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Attention Manipulation and Information Overload

  • Persson, Petra


    (Stanford University)

When a decision-maker’s attention is limited, her decisions depend on what she focuses on. This gives interested parties an incentive to manipulate not only the substance of communication but also the decision-maker’s attention allocation. This paper models such attention manipulation. In its presence, competitive information supply can reduce the decision-maker’s knowledge by causing information overload. Further, a single information provider may deliberately induce information overload to conceal information. These findings, pertinent to consumer protection, suggest a role for rules that restrict communication, mandate not only the content but also the format of disclosure, and regulate product design.

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Paper provided by Research Institute of Industrial Economics in its series Working Paper Series with number 995.

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Length: 54 pages
Date of creation: 13 Dec 2013
Date of revision:
Handle: RePEc:hhs:iuiwop:0995
Contact details of provider: Postal: Research Institute of Industrial Economics, Box 55665, SE-102 15 Stockholm, Sweden
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  1. Ricardo Alonso & Wouter Dessein & Niko Matouschek, 2008. "When Does Coordination Require Centralization?," American Economic Review, American Economic Association, vol. 98(1), pages 145-79, March.
  2. Paul Milgrom & John Roberts, 1986. "Relying on the Information of Interested Parties," RAND Journal of Economics, The RAND Corporation, vol. 17(1), pages 18-32, Spring.
  3. Paul R. Milgrom, 1979. "Good Nevs and Bad News: Representation Theorems and Applications," Discussion Papers 407R, Northwestern University, Center for Mathematical Studies in Economics and Management Science.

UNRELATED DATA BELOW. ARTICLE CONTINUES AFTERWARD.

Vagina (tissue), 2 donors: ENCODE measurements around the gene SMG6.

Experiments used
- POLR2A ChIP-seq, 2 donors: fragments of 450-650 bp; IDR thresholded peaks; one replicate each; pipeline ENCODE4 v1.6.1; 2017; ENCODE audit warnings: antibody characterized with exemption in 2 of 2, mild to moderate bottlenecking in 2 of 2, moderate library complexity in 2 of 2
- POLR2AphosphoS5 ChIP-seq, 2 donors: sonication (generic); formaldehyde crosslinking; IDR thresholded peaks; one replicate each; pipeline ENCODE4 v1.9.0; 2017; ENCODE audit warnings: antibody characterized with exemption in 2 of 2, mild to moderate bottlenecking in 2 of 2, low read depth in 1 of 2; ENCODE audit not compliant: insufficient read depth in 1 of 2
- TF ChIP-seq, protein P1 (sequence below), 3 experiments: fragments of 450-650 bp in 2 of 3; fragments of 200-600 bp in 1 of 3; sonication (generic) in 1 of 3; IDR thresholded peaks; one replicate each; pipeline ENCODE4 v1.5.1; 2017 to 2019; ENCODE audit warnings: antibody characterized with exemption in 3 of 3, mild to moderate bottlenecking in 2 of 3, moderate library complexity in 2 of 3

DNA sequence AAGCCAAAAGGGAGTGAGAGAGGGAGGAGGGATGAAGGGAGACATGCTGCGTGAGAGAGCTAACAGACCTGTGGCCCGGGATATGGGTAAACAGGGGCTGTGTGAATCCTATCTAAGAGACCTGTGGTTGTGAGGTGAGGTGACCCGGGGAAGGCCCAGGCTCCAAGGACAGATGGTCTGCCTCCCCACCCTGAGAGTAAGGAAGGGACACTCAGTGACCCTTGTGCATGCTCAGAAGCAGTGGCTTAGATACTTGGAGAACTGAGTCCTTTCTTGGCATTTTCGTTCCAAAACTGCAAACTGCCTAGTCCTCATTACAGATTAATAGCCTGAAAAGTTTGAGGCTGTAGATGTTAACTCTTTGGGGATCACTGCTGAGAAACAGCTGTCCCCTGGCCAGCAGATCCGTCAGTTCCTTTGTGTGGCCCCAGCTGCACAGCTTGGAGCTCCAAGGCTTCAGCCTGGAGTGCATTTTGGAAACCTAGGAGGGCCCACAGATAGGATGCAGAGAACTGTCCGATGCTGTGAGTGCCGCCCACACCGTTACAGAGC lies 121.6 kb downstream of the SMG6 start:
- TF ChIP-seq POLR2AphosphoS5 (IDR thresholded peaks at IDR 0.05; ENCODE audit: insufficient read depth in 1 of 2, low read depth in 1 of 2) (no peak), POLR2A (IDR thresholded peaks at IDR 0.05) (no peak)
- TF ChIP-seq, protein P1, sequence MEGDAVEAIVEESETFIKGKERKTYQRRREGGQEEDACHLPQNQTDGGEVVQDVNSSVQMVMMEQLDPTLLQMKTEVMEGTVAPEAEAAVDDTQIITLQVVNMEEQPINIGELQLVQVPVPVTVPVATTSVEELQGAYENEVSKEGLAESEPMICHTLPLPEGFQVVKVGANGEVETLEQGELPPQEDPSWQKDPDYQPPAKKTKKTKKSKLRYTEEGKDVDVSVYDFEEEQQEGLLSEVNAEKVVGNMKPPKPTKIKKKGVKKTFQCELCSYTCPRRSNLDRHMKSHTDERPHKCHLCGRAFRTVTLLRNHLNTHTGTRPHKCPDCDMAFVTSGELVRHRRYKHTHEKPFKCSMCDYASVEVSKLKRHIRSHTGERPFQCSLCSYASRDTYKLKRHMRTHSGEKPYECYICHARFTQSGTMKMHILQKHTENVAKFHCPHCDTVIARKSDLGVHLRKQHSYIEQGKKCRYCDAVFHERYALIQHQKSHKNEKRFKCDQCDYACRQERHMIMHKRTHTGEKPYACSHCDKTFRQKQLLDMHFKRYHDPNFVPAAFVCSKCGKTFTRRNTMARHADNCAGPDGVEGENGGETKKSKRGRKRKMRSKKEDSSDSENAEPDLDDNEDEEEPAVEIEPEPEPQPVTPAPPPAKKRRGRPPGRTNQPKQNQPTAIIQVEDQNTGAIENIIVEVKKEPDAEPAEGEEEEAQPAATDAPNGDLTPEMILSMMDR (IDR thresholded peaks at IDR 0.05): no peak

4. Sims, Christopher A., 2003. "Implications of rational inattention," Journal of Monetary Economics, Elsevier, vol. 50(3), pages 665-690, April.
  5. Grossman, Sanford J, 1981. "The Informational Role of Warranties and Private Disclosure about Product Quality," Journal of Law and Economics, University of Chicago Press, vol. 24(3), pages 461-83, December.
  6. Thomas Eisensee & David Strömberg, 2007. "News Droughts, News Floods, and U. S. Disaster Relief," The Quarterly Journal of Economics, Oxford University Press, vol. 122(2), pages 693-728.
  7. Bernard Caillaud & Jean Tirole, 2007. "Consensus Building: How to Persuade a Group," American Economic Review, American Economic Association, vol. 97(5), pages 1877-1900, December.
  8. Ricardo Alonso & Wouter Dessein & Niko Matouschek, 2008. "When does coordination require centralization?," LSE Research Online Documents on Economics 58664, London School of Economics and Political Science, LSE Library.
  9. Chakraborty, Archishman & Harbaugh, Rick, 2007. "Comparative cheap talk," Journal of Economic Theory, Elsevier, vol. 132(1), pages 70-94, January.
    • Archishman Chakraborty & Rick Harbaugh, 2004. "Comparative Cheap Talk," Working Papers 2004-08, Indiana University, Kelley School of Business, Department of Business Economics and Public Policy.
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